Their financial struggles only began there, as it became harder to own and sell property in the 80’s and 90’s.
“I was always in debt. We had a million dollars out in loans. Between the property and equipment, I owed a lot of money.”
He took risks and lost many things, but he also was hardworking and talented. His relentlessness carried him through a lot. When he finally sold his removal and cleanup business, his competitor jumped at the chance. “He told me I was the thorn in his side for thirteen years. And then he hired me for a full year. I worked off commission and I had so many clients that he couldn’t afford to pay me my part, so he let me go.”
My grandma explained to me that after this, they branched off into something new. “We bought a flower shop. What did we know about being florists? Nothing. He thought it was interesting and liked the property, plus now we had a business we could run.” She shows me pictures of how they transformed the ugly, dark space from the 40’s into a cozy shop where they had a cat that she loved (and she’s not even a cat person). “We took this place from a hole in the ground and we made it something beautiful.”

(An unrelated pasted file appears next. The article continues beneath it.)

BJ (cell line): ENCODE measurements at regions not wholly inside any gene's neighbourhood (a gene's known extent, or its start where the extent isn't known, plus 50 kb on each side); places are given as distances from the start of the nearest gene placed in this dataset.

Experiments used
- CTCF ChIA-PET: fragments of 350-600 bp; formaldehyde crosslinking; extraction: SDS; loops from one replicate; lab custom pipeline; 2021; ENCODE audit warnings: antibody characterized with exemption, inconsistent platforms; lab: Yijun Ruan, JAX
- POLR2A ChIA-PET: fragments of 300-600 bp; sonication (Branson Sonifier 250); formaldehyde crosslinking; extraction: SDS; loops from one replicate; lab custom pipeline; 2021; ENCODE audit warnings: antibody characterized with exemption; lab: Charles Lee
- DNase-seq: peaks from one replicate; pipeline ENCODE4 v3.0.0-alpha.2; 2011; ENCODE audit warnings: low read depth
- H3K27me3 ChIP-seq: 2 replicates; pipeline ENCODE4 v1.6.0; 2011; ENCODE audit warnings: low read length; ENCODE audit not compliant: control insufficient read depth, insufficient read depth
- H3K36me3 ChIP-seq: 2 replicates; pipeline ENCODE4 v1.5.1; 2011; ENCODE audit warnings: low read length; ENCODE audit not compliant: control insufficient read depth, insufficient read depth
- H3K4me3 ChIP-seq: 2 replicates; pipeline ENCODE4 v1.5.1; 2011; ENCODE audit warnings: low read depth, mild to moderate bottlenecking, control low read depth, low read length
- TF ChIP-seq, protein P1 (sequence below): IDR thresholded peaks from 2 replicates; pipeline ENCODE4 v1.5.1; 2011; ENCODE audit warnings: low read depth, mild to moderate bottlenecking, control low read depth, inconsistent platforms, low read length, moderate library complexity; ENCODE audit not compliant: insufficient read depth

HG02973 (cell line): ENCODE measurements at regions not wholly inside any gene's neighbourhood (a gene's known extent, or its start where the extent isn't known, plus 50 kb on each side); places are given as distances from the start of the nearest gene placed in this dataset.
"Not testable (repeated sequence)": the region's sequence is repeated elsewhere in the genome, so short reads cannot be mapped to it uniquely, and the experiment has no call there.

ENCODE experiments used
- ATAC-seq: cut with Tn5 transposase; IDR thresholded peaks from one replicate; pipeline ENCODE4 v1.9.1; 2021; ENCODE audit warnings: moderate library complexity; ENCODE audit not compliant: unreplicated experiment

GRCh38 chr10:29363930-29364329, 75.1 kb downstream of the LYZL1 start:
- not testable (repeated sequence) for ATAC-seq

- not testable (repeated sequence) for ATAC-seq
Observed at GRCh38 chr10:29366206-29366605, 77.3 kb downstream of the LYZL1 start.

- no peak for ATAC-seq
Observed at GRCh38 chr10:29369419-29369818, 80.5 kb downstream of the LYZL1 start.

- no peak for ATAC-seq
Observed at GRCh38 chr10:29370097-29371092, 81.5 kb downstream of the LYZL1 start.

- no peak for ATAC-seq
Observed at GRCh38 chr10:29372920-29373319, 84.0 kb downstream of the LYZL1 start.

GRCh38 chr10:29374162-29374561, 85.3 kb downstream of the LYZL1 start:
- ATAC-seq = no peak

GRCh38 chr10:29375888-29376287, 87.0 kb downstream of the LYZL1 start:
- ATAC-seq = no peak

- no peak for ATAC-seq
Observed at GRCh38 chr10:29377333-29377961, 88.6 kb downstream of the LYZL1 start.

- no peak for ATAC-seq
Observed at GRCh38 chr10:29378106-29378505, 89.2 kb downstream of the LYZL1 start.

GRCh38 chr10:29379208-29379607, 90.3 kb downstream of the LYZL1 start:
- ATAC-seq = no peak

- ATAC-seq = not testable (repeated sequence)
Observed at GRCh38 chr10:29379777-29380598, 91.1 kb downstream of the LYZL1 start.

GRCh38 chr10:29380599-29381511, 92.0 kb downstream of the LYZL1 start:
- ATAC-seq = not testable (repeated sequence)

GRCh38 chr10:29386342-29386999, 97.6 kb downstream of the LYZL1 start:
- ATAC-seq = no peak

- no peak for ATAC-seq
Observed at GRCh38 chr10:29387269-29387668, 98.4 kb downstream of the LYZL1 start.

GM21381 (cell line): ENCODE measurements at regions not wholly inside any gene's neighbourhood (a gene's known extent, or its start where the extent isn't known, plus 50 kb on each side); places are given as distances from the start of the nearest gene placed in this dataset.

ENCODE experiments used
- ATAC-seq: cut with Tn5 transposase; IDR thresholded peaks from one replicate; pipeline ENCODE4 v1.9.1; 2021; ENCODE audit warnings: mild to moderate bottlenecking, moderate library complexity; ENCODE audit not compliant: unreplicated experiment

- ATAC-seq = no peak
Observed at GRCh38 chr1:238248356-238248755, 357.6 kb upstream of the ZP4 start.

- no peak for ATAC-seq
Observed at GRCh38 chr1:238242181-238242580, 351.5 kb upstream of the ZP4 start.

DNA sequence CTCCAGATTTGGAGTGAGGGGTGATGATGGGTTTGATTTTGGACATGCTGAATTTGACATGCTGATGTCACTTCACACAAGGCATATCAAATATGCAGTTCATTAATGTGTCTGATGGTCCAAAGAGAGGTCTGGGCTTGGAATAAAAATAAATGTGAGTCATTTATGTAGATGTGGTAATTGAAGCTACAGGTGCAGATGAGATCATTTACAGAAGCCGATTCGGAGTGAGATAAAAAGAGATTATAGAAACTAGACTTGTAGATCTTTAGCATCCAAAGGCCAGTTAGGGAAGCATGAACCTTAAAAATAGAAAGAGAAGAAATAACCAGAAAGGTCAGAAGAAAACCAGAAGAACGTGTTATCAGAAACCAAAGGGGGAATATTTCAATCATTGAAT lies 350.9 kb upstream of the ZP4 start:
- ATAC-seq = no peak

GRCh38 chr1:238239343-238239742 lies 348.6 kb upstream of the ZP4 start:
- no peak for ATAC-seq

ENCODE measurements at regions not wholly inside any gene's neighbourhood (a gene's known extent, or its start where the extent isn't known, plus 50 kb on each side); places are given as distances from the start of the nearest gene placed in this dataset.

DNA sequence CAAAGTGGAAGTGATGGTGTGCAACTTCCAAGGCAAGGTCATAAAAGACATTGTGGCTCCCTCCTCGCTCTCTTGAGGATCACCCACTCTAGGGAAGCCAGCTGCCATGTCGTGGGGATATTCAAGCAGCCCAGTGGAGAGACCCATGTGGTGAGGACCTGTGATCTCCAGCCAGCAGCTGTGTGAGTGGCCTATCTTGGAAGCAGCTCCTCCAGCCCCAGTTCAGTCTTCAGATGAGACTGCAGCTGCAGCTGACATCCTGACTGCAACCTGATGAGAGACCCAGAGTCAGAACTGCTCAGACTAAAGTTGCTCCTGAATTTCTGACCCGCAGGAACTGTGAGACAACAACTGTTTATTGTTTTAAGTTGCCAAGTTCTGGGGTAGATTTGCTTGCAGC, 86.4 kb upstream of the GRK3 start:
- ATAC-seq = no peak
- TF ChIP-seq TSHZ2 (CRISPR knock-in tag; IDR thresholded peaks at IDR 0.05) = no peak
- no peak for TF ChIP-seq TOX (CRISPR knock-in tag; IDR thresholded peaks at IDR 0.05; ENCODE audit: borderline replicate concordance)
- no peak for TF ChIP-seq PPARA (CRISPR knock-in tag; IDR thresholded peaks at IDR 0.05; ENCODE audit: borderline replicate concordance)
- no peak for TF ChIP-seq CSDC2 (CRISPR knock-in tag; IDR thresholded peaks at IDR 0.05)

They did this a lot in the coming years. Buying into new adventures and investing in the property they sat on. “I always bought for property. To really turn it into something great.” Sometimes it paid off, other times they just felt overworked. “Everything I did was hard work. Never easy, but I did it my whole life.”
My grandma continued on about the flower shop, “We did it for a year. We had a greenhouse next door, but it was brutal. That Valentine’s Day, it was a blizzard. Your grandfather and I spent all day and night delivering bouquets in heaps of snow. We still had people yelling at us for being late.”
After that, it wasn’t worth it anymore. It was time to start something new. During this time, he bought properties all around Tri State Area. Houses down in South Jersey, apartments in New York to rent out to rising Broadway stars. “I thought I was building what could have been my future, and I would have been much more successful today but during the course of all this, I was working then not working, so we couldn’t afford what we had anymore.”